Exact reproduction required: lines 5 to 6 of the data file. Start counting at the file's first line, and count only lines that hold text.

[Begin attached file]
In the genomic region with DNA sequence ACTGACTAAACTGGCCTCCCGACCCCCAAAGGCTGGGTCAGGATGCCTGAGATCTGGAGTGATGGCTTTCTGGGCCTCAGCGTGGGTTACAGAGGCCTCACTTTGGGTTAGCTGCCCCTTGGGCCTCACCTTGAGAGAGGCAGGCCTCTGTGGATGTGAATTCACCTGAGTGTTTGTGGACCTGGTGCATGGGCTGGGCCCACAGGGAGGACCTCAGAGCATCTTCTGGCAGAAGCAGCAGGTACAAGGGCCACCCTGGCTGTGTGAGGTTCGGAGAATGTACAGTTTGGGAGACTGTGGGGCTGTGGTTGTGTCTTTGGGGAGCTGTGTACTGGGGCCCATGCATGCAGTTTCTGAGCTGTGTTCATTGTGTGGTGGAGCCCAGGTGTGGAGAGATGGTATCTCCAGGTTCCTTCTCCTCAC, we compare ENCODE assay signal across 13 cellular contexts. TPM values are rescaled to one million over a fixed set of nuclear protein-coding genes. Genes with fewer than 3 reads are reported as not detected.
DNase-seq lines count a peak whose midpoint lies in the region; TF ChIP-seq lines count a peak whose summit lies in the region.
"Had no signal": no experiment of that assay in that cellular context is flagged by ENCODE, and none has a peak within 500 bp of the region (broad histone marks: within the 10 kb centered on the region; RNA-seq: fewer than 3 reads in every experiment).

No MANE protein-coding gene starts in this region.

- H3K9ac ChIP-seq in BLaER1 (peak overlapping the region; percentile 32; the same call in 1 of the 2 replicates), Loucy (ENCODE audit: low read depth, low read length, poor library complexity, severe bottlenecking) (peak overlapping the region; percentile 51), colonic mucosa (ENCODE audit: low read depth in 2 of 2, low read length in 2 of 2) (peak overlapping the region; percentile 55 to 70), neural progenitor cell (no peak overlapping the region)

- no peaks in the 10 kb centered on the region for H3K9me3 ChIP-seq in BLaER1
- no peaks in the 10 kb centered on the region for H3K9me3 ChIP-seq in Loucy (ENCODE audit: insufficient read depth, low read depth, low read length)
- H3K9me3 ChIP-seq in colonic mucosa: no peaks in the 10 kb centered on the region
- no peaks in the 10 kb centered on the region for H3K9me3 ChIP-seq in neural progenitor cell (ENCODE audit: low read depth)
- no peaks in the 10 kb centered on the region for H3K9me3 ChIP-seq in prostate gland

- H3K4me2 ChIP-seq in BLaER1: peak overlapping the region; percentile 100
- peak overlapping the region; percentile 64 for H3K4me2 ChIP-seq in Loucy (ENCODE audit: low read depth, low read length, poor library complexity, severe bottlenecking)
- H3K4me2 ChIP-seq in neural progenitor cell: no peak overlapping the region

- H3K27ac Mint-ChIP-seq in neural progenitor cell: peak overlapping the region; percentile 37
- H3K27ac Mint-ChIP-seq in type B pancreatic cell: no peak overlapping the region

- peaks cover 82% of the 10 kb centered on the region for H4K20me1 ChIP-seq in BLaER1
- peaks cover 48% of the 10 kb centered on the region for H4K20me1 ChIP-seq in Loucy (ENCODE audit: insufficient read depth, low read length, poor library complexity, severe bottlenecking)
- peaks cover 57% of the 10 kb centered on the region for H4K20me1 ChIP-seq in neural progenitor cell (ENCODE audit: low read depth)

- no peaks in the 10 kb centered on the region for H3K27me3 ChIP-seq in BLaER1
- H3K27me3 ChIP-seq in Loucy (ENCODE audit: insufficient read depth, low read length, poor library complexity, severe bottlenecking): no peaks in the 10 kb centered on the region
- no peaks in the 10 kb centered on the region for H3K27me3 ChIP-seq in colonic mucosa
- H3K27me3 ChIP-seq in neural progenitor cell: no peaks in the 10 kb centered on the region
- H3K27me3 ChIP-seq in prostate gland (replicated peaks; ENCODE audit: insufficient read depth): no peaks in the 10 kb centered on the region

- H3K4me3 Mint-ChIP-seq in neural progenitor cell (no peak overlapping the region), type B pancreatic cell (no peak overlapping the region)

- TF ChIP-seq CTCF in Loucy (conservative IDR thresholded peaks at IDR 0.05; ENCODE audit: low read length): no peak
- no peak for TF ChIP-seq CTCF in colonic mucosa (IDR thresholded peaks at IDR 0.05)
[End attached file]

- H3K9ac ChIP-seq in BLaER1 (peak overlapping the region; percentile 32; the same call in 1 of the 2 replicates), Loucy (ENCODE audit: low read depth, low read length, poor library complexity, severe bottlenecking) (peak overlapping the region; percentile 51), colonic mucosa (ENCODE audit: low read depth in 2 of 2, low read length in 2 of 2) (peak overlapping the region; percentile 55 to 70), neural progenitor cell (no peak overlapping the region)

- no peaks in the 10 kb centered on the region for H3K9me3 ChIP-seq in BLaER1